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Poker machine money laundering in New South Wales – Crime

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NSW Crime Commission has led a multi-agency investigation
“Project Islington”,
into the billions of dollars of
“dirty” cash that has been
money laundered through poker machines
in NSW pubs and

Following inquiries into Crown and Star casinos, there have been
growing concerns that the enormity of cash being funnelled through
the state’s poker machines has facilitated criminal

“At the moment serious offenders can enter NSW pubs and
clubs, sit down next to patrons in gaming rooms, and openly feed
large sums of cash from their crimes into poker machines with no
real fear of detection,” NSW Crime Commissioner, Michael
Barnes said.

Every year approximately
$95 Billion
flows through NSW poker machines making it the
gambling capital of Australia.

The findings revealed that only a small proportion of pubs and
clubs comply with their money laundering prevention obligations
ultimately “rewarding and perpetuating” crime.

The inquiry report also highlighted a detrimental lack of
awareness by staff, club boards and hoteliers with recommendations
for improved regulations and further legislation across the

The report highlights that there are currently no effective
controls or data collection to identify or prosecute those involved
in money laundering on the pokies.

“The inquiry has identified the many challenges law
enforcement agencies face in targeting this type of money
laundering, such as a lack of controls and traceable data,”
Deputy Chairperson of the Independent Liquor & Gaming
Authority, Murray Smith, Said.

The inquiry examined the different forms of money

One such form identified involves individuals using electronic
gaming machines (EGM’s) to load “clean” and then
withdraw cash to hide its origin, where criminals can then use
“dirty” cash to gamble.

Under Part 4AC of the Crimes Act 1900 (NSW), this is a serious
criminal offence carrying a maximum of 20 years imprisonment under

section 193B
Crimes Act.

The NSWCC has made 8 recommendations for reform following the
investigation carried out with the Independent Liquor and Gaming
Authority NSW and the assistance of AUSTRAC and the Australian
Criminal Intelligence Commission.

Some of the recommendations include the introduction of
mandatory cashless gaming cards and enhanced data collection from
gaming machines to help crack down on significant criminal

Current EGM tickets are anonymous, allowing any individual to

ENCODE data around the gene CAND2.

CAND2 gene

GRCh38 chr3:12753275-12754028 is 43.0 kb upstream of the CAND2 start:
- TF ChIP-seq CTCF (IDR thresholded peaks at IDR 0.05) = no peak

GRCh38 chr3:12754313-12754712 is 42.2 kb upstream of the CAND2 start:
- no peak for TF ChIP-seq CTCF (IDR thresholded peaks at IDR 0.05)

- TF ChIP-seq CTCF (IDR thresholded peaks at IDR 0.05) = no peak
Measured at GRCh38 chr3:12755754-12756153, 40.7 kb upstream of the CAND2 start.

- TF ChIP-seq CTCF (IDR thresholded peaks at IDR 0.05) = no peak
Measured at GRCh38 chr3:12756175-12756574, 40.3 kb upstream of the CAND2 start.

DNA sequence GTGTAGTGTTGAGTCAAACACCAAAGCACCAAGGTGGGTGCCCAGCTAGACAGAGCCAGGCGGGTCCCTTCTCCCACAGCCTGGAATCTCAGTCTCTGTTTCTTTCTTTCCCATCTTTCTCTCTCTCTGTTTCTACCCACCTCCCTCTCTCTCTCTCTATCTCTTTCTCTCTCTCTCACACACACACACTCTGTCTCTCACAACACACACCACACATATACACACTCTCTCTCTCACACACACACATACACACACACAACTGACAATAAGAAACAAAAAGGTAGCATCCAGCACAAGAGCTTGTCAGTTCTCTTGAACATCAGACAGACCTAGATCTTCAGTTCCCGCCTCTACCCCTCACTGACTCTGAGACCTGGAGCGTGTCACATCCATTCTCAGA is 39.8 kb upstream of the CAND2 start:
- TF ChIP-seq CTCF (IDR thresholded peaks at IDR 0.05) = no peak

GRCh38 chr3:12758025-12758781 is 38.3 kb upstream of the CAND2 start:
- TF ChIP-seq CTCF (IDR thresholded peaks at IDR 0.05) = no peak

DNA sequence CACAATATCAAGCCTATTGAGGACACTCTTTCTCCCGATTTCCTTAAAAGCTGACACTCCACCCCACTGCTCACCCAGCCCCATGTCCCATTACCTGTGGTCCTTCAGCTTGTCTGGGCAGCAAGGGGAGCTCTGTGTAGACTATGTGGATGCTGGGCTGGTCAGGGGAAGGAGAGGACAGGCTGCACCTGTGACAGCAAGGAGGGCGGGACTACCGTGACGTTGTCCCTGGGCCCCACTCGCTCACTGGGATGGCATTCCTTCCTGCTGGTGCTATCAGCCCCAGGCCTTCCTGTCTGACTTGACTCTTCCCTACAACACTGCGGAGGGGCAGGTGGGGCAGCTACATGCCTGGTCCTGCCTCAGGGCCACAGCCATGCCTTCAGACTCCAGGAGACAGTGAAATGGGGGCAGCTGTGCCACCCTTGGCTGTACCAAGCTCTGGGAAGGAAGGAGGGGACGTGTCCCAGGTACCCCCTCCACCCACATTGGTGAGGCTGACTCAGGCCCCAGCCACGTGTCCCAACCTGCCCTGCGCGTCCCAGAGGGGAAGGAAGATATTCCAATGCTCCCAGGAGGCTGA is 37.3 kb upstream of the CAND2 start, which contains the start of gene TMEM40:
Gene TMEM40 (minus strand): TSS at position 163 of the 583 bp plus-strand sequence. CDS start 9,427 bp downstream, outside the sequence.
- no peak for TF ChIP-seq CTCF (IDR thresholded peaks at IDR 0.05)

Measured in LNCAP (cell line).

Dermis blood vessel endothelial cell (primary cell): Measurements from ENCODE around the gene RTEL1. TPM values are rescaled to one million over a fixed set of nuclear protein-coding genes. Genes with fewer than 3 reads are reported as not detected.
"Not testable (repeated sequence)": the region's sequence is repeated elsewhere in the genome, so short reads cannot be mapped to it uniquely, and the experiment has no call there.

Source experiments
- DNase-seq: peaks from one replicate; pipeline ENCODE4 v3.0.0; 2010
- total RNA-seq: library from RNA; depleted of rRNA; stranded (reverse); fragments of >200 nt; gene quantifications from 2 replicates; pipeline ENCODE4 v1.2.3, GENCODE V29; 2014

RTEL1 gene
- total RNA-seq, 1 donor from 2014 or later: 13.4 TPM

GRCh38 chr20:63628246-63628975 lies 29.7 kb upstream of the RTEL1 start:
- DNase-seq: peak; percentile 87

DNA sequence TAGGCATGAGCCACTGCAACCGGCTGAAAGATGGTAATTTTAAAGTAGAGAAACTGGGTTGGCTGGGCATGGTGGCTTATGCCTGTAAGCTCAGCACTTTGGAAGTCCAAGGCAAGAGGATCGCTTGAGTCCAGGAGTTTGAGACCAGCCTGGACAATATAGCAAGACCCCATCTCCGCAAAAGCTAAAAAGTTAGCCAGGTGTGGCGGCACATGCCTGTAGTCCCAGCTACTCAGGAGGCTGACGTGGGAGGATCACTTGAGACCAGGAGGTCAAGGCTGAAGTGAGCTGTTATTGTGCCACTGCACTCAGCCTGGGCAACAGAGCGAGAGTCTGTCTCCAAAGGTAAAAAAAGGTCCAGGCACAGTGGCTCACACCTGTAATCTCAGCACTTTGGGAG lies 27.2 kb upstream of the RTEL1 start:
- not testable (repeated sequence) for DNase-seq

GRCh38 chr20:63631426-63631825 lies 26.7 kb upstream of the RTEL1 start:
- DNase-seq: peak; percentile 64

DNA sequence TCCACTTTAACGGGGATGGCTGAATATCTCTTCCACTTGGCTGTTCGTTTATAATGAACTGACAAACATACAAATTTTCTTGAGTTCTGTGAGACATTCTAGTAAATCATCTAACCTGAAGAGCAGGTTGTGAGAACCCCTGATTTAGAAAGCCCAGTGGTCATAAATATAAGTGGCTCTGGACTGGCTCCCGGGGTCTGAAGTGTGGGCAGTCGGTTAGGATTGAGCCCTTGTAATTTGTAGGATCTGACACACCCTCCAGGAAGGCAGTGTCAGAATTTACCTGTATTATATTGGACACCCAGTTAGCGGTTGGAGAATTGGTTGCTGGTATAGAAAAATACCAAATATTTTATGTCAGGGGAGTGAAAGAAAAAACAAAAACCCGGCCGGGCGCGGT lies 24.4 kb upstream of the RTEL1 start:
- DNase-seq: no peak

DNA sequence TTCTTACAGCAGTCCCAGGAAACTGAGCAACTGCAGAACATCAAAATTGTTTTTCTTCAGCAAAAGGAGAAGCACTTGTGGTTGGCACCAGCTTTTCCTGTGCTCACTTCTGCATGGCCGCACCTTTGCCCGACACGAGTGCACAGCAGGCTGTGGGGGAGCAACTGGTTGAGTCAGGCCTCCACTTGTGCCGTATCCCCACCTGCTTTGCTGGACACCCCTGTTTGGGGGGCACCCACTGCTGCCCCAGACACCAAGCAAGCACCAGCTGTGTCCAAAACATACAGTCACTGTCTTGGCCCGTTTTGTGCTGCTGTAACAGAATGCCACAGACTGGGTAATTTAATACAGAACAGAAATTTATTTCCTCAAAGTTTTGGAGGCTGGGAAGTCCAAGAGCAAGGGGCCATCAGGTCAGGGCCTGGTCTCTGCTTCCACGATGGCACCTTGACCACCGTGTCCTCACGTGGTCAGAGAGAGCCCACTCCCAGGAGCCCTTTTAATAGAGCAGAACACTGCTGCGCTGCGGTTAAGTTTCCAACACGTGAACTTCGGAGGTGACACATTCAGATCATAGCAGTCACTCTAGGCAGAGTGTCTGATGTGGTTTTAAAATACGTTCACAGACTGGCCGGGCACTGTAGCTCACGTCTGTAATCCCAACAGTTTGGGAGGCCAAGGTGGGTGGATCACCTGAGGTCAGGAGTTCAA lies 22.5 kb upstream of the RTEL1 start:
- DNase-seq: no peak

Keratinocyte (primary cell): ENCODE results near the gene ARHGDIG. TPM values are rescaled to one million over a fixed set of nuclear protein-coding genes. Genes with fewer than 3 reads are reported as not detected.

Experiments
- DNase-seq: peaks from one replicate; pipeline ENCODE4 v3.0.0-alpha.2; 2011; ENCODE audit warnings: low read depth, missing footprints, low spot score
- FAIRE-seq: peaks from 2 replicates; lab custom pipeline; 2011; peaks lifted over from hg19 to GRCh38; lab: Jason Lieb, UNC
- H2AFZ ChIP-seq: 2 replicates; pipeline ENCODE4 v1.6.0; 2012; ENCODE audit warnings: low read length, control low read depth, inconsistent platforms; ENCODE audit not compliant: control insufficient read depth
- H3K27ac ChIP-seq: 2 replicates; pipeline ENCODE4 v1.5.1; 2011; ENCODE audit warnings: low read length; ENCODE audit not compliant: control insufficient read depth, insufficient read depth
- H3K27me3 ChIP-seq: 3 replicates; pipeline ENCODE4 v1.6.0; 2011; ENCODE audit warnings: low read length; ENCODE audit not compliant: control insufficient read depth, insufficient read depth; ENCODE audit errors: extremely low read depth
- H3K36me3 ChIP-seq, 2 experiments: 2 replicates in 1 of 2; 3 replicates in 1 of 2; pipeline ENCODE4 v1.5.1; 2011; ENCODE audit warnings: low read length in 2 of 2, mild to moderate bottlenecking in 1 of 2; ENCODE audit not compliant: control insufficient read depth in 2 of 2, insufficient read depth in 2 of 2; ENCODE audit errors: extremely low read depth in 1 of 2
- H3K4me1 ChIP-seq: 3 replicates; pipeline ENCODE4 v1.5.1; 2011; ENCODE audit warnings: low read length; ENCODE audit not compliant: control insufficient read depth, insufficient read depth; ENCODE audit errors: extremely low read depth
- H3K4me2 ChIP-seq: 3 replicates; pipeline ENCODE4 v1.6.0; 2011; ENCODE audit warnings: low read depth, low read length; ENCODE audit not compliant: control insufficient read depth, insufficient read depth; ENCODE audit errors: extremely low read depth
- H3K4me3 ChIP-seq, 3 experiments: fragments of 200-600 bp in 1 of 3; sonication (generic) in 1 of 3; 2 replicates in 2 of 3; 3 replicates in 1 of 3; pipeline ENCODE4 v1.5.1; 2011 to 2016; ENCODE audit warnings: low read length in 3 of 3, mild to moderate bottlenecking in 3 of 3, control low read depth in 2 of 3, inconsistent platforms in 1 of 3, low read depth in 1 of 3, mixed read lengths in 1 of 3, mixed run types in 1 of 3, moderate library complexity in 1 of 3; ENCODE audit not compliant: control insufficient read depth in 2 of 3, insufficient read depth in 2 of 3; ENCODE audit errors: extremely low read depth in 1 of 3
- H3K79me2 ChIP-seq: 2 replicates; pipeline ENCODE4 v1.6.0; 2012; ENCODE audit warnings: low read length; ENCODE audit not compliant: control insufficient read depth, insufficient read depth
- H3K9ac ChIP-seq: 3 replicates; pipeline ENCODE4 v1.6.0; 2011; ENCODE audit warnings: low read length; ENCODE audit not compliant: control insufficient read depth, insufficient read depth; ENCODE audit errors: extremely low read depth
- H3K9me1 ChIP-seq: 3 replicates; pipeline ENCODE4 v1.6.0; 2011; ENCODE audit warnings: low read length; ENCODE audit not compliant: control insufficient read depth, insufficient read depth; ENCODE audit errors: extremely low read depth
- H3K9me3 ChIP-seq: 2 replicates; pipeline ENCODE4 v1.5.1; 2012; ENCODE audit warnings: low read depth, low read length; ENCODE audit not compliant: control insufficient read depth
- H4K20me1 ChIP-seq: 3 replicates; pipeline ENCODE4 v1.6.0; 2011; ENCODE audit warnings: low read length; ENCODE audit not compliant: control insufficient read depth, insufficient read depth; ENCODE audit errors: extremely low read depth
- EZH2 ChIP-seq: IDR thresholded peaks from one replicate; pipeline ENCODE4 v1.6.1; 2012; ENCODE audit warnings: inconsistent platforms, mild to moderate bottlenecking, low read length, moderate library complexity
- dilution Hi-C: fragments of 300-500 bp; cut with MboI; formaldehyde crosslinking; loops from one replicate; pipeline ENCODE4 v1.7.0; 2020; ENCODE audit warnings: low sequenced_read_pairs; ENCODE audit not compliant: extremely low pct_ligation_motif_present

possibly launder money through the machine with no effective
controls to identify or prosecute those involved in criminal

The cards will contribute to minimising money laundering
associated with EGMs through increasing traceability and reducing
the anonymity of transactions.

The recommendations of the report aim to decrease both types of
money laundering and provide law enforcement and regulators with
the data essential to ensuring other criminal conduct does not
replace it.

These reforms will be “valuable tools in breaking the link
between organised crime and gaming machines,” Murray Smith

“Clearly if I’m a drug dealer wanting to hide cash,
I’m not going to voluntarily participate in a scheme that would
enable my cash flow to be identified,” Commissioner said.

There has been criticism of the recommendations that the
practice of money laundering in NSW pubs and clubs is not

“We have an industry on its knees post-COVID now being told
to introduce an unproven, untested, un-costed and unnecessary
cashless system which treats every patron like a criminal,”
Australian Hotels Association NSW, CEO John Whelan said.

There has been suggestion that the inquiry revealed that the
allegations of allowing money laundering across the industry are

“The NSW club industry has been accused of allowing
criminal gangs to launder substantial sums of dirty cash through
poker machines. Today, the NSW Crime Commission has revealed that
those allegations were — and are — completely
baseless,” ClubsNSW said.

The Commissioner expressed his confidence and support for the
inquiry’s recommendations upholding that if implemented, the
impact of serious and organised crime will be reduced in NSW.

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